Euthanasia or dying with dignity – there are many euphemisms for the termination of a human life before nature runs its course, the latest being the rather more socially palatable and acceptable voluntary assisted dying (VAD).
It is the quintessential topic to cause a raging stoush of conflicting views and opinions over an average dinner party or suburban barbecue, and even more divisive among the wider populous to reach a relative consensus on laws to ensure an individual’s right to opt to shorten their own life rather than suffer the pains and unimaginable indignities a slow and guaranteed death entails.
There are myriad reasons to consider when deciding whether you are for or against proposed legislation – the list is as long and as personal as many life decisions – but from a legal perspective the issues are even more complex.
In Victoria, which enacted VAD laws in 2017, they laid out the issues worthy of consideration quite succinctly. The Victorian Government – in a bid to engage and inform its community – published an information sheet that read:
End of life issues can be distressing and difficult for many people. There is also a range of views in the community about death and dying and how to improve the experience of people at the end of their lives.
For these reasons, a parliamentary committee considered issues about palliative care, advance care planning and voluntary assisted dying. There was a lot of consultation with people in the community as well as medical bodies, consumer and carer groups, disability advocacy groups, legal organisations, mental health providers and health administrators.
The committee recommended that voluntary assisted dying should be made law. An expert panel then consulted on what the law should look like before a Bill was brought into the parliament. Across this time, many people said they wanted genuine choices at the end of life. They wanted to make decisions about the treatment and care they needed. They also wanted to choose where they die. Some people also wanted to decide the timing and manner of their death.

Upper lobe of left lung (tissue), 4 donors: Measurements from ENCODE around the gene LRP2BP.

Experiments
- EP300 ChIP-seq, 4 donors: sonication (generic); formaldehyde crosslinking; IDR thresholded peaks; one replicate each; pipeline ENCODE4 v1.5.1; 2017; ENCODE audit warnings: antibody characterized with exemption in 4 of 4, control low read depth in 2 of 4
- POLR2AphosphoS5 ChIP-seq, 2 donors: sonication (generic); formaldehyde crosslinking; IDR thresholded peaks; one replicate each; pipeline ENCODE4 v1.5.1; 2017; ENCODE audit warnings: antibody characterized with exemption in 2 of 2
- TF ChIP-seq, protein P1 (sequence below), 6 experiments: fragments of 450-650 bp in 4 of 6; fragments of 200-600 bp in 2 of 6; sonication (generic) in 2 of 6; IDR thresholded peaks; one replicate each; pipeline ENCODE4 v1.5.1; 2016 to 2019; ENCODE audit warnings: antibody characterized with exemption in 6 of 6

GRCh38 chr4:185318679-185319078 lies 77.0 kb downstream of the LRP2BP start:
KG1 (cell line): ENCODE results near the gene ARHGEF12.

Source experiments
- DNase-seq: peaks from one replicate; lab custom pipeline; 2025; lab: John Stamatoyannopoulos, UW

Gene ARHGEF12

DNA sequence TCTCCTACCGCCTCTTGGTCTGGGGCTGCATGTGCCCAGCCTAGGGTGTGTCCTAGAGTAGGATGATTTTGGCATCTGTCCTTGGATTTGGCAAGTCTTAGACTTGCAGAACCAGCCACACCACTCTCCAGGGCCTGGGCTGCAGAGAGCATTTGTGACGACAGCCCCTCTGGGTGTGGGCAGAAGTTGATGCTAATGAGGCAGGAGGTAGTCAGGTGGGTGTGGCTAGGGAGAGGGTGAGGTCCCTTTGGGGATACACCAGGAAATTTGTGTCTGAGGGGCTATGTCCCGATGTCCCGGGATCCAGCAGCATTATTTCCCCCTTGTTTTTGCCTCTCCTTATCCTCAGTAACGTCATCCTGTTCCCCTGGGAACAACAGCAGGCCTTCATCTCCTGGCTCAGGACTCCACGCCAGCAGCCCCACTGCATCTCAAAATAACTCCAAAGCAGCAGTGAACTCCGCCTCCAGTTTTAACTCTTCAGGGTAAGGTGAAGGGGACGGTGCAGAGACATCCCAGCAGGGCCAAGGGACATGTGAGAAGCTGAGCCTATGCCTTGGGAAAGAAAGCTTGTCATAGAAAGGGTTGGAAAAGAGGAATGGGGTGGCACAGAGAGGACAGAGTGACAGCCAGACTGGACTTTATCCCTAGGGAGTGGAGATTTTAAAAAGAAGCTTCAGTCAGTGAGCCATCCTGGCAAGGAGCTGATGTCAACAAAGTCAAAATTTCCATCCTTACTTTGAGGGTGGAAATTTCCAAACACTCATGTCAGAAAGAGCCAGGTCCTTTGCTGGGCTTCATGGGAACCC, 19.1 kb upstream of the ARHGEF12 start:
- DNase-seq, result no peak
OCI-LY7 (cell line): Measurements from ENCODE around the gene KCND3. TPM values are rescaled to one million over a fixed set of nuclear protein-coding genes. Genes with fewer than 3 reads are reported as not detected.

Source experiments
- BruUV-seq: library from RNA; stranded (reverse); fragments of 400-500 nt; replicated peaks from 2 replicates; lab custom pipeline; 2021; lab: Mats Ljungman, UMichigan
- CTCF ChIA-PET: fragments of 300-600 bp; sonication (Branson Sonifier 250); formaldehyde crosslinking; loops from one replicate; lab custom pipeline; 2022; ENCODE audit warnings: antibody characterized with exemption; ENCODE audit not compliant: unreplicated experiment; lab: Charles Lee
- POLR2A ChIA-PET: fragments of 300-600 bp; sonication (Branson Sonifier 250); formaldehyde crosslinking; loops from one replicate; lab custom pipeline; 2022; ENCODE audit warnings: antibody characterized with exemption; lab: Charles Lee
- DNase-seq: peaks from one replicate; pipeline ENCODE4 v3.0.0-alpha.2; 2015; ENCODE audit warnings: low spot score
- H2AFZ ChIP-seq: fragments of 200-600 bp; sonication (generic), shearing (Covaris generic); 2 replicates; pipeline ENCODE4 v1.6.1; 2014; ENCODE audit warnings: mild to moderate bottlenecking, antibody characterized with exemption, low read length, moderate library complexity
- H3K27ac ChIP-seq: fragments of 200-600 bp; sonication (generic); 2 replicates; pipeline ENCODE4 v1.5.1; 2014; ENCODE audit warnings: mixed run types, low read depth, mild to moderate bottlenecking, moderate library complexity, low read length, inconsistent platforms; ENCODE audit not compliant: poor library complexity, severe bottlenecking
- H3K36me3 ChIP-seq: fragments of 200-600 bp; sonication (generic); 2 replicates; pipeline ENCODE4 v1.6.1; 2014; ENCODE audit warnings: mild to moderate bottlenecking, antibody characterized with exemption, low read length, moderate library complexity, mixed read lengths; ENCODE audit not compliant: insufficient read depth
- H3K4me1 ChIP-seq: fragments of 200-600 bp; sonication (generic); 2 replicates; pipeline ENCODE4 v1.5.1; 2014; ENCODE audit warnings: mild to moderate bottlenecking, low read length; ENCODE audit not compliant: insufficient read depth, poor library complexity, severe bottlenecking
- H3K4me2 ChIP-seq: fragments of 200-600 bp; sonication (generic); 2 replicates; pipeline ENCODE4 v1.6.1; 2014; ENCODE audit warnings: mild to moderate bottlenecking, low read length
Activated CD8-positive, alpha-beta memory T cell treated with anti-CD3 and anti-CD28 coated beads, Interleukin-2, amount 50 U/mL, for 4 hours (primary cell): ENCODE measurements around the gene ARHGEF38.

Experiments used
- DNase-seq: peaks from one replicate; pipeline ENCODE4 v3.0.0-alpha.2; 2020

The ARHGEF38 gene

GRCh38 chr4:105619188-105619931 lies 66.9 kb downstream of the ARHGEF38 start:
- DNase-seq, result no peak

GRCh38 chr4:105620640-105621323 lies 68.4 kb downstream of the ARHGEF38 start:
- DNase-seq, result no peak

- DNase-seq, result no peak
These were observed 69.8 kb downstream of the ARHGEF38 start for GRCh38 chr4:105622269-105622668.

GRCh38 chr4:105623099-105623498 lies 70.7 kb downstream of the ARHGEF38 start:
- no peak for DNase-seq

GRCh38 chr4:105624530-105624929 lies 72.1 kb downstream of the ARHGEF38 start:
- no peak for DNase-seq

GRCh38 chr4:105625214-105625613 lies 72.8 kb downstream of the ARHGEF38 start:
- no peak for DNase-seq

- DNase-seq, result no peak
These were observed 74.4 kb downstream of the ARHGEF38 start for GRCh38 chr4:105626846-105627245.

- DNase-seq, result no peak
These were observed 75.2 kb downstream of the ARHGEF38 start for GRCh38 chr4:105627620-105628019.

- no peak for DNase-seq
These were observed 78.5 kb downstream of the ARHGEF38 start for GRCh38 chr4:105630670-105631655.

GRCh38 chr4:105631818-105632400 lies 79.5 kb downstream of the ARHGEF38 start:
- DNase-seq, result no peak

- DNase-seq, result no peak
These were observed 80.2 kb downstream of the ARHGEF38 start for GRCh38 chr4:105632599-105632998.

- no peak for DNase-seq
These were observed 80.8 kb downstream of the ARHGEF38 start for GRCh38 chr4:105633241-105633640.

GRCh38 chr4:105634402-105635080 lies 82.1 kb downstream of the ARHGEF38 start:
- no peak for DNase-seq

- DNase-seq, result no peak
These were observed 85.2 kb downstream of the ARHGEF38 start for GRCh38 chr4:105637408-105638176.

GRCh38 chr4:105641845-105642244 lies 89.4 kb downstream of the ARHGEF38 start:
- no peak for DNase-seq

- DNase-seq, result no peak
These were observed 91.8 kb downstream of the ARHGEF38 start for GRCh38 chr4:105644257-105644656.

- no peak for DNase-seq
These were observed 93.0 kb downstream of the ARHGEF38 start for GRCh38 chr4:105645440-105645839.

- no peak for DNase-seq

All laws regarding assisted death in Australia are the sole domain of the states, not the Federal Government. It was made legal in Victoria via the Voluntary Assisted Dying Act (2017) which did not come into effect until 19 June this year (2019).
However, the nation’s first euthanasia laws were enacted as a result of the leadership and tenacity of the Northern Territory’s first Chief Minister, Marshall Perron – making assisted dying legal for a period in 1996-97 until the Federal Government removed the territories’ right to legislate on assisted death.
In Australia, the Federal Government retains the power to overturn laws passed by territories (all 10 of them, including the ACT, Northern Territory, Jervis Bay, Norfolk Island and Christmas Island), whereas states have the right to rule independently on a variety of issues, including healthcare.
While assisted dying has become the cause celebre for the past several decades, governments in Tasmania, South Australia and New South Wales have made concerted efforts to consider whether these rights should be enshrined in law but have so far failed to pass legislation in support of it.
With the exception of Victoria, the only current rights extended to Australians to make a choice to end their life prematurely are to opt out of receiving treatment for terminal illnesses, sign or make a do-not-resuscitate order, or request life support be withdrawn.
During the past year, Queensland Law Society’s legal policy team, alongside three of its policy committees, has engaged with the profession, parliamentary committees and a range of academics and delegates to discuss perspectives and issues related to any potential changes to Queensland laws regarding voluntary assisted dying.
This month (15 October, 2019) the Society will host a Voluntary Assisted Dying: Perspectives and Issues forum to discuss myriad topics to galvanise and inform the legal profession in preparation for a submission to the Queensland parliamentary inquiry into aged care, end-of-life and palliative care, and voluntary assisted dying.
In this edition of Proctor we hear from leaders with varying views and insights into the topic – including former Northern Territory Chief Minister and VAD advocate Marshall Perron, and prominent and highly respected Catholic priest Frank Brennan.
This article appeared on pages 18-19 of the October 2019 edition of Proctor.